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Sochi Risks Fumbling its Olympic Tourism Opportunity

Published: October 28, 2013 (Issue # 1783)



  • Sochi visitors are not expected to have any trouble finding a hotel room after the Olympic Games end.
    Photo: Courtesy of Rezidor Hotel Group

YAROSLAVL — With 100 days left until the Winter Olympic Games, tourism industry insiders fear that the country has missed its opportunity to capitalize on the event and promote the host city to domestic and international tourists.

Long a coveted holiday destination, Sochi has lost its prestige in the post-Soviet period as more Russians choose to travel abroad for the same amount of money. In this context, the Winter Olympics seemed to be the event that could erase the Soviet-era stereotypes and transform the resort town into a desirable playground for foreigners.

But speaking on the sidelines of the annual Visit Russia Forum, which took place from Oct. 24 to 25 in Yaroslavl, 150 kilometers northeast of Moscow, marketing and brand managers said Sochi has not been able to reverse its image ahead of the biggest tourism event in modern Russian history.

The government "is planning to use this opportunity only after people come to Sochi," said Miroslav Roncak, regional director for Eastern Europe at FVW Mediengruppe, which studies travel patterns among German tourists. "Athletes and fans will come to Sochi. The idea is that they will see what is there and tell others about it. But I have not seen any targeted promotion of the city."

Sochi's tourist numbers have declined or stagnated in recent years, in part due to extensive Olympics-related construction and traffic jams. The city hosted 900,000 tourists in the year to mid-July, according to the local administration. By comparison, 1.3 million tourists visited the city over the same period in 2012.

But while Russians can place Sochi on the map and, subsequently, consider going there, the lack of targeted marketing efforts has prevented the city from becoming a recognized destination for foreign travelers.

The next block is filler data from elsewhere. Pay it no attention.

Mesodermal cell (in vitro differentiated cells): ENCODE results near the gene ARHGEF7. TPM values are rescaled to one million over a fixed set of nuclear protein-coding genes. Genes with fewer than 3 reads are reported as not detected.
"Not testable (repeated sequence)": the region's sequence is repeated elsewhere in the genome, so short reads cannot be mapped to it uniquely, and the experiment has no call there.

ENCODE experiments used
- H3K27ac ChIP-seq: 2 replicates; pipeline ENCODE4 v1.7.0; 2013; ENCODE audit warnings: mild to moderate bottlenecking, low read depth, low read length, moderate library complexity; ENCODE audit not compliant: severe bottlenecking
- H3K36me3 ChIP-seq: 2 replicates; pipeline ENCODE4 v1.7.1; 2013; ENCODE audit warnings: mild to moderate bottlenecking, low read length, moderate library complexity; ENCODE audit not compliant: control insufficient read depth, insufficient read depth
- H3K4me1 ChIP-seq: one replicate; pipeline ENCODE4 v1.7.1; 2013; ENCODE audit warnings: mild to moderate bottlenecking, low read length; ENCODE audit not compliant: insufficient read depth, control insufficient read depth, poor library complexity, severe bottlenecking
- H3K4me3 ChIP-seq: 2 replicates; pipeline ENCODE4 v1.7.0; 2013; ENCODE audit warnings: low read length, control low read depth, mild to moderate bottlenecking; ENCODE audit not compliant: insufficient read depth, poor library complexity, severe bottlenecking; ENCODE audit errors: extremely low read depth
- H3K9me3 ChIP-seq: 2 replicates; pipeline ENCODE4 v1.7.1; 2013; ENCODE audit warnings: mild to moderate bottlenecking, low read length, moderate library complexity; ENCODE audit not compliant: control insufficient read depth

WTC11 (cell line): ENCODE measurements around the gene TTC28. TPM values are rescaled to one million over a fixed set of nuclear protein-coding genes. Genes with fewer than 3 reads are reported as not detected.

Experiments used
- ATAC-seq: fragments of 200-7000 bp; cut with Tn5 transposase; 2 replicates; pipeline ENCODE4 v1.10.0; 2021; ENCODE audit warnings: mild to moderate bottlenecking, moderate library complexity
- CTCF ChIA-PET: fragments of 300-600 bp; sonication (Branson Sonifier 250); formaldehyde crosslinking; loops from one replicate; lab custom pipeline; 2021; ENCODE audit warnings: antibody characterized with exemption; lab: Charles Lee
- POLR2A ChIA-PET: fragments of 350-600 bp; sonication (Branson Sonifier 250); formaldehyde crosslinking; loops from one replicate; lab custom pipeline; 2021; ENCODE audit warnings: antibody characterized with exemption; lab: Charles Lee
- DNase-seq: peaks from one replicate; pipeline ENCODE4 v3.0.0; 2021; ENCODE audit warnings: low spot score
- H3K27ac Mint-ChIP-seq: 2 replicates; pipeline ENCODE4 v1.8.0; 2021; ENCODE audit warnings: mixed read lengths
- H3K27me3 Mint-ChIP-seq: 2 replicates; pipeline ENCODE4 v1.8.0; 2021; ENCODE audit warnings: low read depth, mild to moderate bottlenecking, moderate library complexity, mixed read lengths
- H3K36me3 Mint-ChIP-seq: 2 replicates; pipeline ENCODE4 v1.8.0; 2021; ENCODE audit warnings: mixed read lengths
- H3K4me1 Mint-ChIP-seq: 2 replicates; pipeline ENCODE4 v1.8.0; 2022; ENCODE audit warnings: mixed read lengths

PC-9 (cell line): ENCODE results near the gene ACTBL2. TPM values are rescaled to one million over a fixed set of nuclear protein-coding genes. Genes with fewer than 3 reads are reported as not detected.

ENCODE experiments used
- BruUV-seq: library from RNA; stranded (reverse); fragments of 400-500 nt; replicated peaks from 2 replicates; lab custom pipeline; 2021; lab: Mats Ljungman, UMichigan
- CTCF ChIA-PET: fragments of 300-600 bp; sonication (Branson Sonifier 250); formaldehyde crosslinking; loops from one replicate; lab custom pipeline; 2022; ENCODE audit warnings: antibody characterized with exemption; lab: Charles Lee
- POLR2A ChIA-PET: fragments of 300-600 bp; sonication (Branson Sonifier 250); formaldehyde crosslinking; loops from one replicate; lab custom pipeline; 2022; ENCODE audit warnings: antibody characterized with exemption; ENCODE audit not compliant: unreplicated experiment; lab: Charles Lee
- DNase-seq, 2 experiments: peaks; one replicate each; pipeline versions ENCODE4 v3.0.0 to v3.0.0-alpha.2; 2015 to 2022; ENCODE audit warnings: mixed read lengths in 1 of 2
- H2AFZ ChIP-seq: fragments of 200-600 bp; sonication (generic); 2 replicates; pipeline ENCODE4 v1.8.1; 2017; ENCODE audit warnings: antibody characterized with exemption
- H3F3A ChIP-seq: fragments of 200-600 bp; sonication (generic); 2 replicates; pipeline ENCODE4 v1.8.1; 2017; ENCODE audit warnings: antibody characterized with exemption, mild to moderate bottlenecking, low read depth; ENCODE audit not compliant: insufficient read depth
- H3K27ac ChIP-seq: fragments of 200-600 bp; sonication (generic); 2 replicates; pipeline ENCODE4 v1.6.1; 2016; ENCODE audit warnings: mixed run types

"The only thing people know about Sochi is that it will host the Olympics, but there are a lot of platforms that could have been used to say something else about it," Vasily Dubeikovsky, head of CityBranding agency said. "The games will pass and that is it. What next? Will we all go to Sochi because the Olympics have taken place there?"

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ALL ABOUT TOWN

Saturday, Oct. 25


AVA Expo, the eighth edition of the event revolving around all things pop, returns to Lenexpo this weekend. Geeks, nerds, dweebs and dorks will have their chance to talk science fiction and explore a variety of international pop culture. Tickets for the event can be purchased on their website at avaexpo.ru.



Sunday, Oct. 26


Zenit St. Petersburg returns home for the first time in nearly a month as they host Mordovia Saransk in a Russian Premier League game. Currently at the top of the league thanks to their undefeated start to the season, the northern club hopes to extend the gap between them and second-place CSKA Moscow and win the title for the first time in three years. Tickets are available at the stadium box office or on the club’s website.



Monday, Oct. 27


Today marks the end of the art exhibit “Neophobia” at the Erarta Museum. Artists Alexey Semichov and Andrei Kuzmin took a neo-modernist approach to represent the array of fears that are ever-present throughout our lives. Tickets are 200 rubles ($4.90).



Tuesday, Oct. 28


The Domina Prestige St. Petersburg hotel plays host to SPIBA’s Marketing and Communications Committee’s round table discussion on “Government Relations Practices in Russia” this morning. The discussion starts at 9:30 a.m. and participation must be confirmed by Oct. 24.



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